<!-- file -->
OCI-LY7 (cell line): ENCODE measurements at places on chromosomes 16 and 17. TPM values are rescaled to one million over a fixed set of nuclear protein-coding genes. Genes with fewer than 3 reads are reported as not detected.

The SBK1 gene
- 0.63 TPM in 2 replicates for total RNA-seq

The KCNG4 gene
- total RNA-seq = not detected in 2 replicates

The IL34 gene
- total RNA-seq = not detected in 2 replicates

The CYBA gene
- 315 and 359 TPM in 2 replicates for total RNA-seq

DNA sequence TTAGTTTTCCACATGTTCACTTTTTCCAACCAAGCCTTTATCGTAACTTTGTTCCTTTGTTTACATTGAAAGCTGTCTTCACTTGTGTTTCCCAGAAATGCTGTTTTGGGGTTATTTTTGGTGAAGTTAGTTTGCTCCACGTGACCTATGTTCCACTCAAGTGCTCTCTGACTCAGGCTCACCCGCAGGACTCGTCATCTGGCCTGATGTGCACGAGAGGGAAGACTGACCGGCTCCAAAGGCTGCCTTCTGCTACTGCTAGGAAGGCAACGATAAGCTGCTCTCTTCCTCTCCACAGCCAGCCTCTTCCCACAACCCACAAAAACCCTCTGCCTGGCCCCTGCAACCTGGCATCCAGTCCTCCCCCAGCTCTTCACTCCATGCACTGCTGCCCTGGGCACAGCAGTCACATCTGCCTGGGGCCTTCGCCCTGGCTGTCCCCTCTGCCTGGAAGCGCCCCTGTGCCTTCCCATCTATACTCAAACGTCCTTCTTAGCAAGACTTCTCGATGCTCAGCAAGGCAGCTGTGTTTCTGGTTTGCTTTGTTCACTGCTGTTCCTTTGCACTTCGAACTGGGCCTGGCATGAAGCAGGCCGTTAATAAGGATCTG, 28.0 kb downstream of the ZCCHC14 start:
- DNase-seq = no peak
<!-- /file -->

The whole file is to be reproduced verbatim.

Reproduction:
OCI-LY7 (cell line): ENCODE measurements at places on chromosomes 16 and 17. TPM values are rescaled to one million over a fixed set of nuclear protein-coding genes. Genes with fewer than 3 reads are reported as not detected.

The SBK1 gene
- 0.63 TPM in 2 replicates for total RNA-seq

The KCNG4 gene
- total RNA-seq = not detected in 2 replicates

The IL34 gene
- total RNA-seq = not detected in 2 replicates

The CYBA gene
- 315 and 359 TPM in 2 replicates for total RNA-seq

DNA sequence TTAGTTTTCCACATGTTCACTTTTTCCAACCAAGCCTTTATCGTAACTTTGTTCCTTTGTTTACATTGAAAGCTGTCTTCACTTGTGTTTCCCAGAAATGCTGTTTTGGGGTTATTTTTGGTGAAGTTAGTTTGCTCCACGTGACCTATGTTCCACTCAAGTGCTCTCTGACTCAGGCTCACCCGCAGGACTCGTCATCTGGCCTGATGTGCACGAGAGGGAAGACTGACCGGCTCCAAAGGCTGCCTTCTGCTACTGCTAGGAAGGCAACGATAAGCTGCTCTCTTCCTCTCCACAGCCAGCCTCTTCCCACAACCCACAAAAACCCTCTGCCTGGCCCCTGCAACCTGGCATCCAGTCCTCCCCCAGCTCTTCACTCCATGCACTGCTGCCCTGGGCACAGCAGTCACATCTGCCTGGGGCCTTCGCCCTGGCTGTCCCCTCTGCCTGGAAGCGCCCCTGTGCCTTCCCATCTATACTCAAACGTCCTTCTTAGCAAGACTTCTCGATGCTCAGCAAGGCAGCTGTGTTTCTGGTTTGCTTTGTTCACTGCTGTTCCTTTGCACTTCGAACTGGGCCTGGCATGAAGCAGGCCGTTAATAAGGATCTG, 28.0 kb downstream of the ZCCHC14 start:
- DNase-seq = no peak